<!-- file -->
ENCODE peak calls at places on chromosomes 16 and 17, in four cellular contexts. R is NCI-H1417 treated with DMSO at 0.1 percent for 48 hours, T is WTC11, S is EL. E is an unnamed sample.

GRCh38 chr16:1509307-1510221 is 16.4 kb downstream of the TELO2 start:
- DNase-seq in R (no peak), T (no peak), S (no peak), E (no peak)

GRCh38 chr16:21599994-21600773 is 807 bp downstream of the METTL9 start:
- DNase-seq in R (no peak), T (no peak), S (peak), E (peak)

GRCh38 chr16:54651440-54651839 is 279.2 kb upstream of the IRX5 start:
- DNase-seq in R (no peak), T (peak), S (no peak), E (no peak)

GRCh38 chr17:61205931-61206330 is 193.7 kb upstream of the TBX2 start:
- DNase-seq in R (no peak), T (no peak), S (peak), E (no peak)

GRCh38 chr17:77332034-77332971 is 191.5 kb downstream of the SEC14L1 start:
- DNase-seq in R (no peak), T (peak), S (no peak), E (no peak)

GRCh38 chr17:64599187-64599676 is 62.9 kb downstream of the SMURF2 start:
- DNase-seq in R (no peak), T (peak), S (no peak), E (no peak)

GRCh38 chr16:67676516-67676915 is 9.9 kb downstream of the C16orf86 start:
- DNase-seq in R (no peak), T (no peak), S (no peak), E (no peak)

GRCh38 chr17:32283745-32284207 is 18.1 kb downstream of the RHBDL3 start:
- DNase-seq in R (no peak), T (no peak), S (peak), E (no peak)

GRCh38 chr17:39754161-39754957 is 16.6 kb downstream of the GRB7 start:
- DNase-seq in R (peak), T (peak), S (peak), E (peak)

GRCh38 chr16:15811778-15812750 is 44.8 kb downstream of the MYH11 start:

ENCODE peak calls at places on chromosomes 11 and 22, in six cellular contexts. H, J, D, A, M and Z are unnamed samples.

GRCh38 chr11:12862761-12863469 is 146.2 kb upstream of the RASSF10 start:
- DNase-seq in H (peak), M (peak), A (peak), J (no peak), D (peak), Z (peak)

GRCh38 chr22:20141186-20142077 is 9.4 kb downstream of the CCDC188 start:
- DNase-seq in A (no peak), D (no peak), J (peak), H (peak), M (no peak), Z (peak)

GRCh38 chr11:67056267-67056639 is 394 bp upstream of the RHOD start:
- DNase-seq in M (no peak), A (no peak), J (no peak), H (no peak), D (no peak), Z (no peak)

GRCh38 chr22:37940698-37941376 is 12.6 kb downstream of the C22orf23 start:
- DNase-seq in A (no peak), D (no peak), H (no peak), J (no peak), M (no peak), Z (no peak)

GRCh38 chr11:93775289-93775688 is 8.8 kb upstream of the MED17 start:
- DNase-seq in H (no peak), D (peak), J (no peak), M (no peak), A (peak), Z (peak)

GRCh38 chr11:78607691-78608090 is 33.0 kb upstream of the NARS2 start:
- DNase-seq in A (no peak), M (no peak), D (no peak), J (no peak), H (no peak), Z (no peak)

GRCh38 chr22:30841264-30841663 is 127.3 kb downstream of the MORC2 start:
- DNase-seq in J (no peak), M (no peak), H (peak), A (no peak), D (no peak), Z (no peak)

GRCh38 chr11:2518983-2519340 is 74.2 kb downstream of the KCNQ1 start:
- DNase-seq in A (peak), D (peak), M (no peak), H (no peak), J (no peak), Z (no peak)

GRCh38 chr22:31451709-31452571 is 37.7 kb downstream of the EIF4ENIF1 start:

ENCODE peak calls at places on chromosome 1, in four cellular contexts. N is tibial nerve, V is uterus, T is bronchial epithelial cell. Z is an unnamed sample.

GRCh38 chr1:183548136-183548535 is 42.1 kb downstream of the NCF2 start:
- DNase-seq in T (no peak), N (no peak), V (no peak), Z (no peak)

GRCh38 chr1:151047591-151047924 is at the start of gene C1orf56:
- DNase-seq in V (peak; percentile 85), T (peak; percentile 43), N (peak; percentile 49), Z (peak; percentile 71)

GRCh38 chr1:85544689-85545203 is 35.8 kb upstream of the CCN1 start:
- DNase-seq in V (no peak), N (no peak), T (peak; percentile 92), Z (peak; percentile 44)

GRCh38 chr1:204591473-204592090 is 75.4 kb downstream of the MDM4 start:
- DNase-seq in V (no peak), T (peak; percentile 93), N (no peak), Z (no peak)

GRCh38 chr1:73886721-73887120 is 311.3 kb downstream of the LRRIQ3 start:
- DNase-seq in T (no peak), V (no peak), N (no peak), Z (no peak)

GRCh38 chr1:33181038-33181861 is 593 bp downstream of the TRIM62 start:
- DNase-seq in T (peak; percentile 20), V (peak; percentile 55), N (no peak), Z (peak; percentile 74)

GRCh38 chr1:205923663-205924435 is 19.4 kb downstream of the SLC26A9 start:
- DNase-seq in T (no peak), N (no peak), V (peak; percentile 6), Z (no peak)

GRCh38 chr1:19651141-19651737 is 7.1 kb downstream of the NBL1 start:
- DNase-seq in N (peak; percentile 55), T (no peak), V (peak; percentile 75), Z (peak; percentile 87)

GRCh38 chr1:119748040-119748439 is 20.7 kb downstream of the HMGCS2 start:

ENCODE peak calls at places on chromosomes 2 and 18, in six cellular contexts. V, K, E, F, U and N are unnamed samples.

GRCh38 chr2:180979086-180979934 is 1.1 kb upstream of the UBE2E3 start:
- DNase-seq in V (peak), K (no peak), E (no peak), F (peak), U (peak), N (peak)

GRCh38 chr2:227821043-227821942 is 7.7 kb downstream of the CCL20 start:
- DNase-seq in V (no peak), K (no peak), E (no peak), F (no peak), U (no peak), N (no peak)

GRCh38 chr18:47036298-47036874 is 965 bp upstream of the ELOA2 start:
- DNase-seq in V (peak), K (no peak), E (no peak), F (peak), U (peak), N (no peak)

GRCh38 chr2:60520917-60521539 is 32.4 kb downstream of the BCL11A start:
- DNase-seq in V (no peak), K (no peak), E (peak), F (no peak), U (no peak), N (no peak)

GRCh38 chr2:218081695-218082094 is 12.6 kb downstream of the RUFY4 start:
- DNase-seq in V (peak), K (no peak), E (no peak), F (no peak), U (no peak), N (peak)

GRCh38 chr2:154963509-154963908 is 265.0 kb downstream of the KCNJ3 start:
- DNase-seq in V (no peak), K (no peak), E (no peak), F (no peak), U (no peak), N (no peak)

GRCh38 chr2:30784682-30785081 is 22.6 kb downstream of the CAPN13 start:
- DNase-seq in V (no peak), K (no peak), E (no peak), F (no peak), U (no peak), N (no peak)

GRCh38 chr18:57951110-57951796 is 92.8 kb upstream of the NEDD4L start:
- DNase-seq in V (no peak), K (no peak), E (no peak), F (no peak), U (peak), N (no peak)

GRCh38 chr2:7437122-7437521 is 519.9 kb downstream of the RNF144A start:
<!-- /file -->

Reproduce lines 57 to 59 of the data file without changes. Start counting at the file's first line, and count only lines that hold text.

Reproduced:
ENCODE peak calls at places on chromosomes 2 and 18, in six cellular contexts. V, K, E, F, U and N are unnamed samples.

GRCh38 chr2:180979086-180979934 is 1.1 kb upstream of the UBE2E3 start:
- DNase-seq in V (peak), K (no peak), E (no peak), F (peak), U (peak), N (peak)